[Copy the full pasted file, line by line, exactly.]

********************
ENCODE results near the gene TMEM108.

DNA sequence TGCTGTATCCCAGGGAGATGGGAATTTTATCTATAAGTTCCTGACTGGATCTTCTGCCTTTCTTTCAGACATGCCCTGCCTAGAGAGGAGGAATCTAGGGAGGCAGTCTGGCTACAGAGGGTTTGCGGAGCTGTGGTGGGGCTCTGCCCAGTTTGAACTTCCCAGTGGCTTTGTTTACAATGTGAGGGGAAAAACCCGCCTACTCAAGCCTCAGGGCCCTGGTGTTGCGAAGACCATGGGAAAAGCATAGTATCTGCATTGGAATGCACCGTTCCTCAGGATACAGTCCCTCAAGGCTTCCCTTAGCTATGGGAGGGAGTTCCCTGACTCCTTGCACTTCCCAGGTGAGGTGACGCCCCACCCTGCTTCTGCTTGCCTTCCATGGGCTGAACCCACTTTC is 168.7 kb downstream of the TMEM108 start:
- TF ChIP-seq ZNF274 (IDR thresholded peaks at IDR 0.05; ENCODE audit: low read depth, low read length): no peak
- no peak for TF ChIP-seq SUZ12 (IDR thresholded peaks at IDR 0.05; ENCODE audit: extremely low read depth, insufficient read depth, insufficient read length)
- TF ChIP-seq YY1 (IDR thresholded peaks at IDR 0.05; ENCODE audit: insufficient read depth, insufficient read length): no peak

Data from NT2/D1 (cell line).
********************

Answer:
ENCODE results near the gene TMEM108.

DNA sequence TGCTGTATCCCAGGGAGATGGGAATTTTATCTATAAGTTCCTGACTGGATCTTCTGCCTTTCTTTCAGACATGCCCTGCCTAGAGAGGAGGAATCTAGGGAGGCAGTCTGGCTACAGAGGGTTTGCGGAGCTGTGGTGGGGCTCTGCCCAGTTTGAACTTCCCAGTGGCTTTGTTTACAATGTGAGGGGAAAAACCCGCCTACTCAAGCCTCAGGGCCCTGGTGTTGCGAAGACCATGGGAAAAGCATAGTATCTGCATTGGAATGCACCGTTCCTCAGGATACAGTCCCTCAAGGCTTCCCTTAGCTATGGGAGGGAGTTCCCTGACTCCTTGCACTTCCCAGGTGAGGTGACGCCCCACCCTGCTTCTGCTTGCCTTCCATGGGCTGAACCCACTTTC is 168.7 kb downstream of the TMEM108 start:
- TF ChIP-seq ZNF274 (IDR thresholded peaks at IDR 0.05; ENCODE audit: low read depth, low read length): no peak
- no peak for TF ChIP-seq SUZ12 (IDR thresholded peaks at IDR 0.05; ENCODE audit: extremely low read depth, insufficient read depth, insufficient read length)
- TF ChIP-seq YY1 (IDR thresholded peaks at IDR 0.05; ENCODE audit: insufficient read depth, insufficient read length): no peak

Data from NT2/D1 (cell line).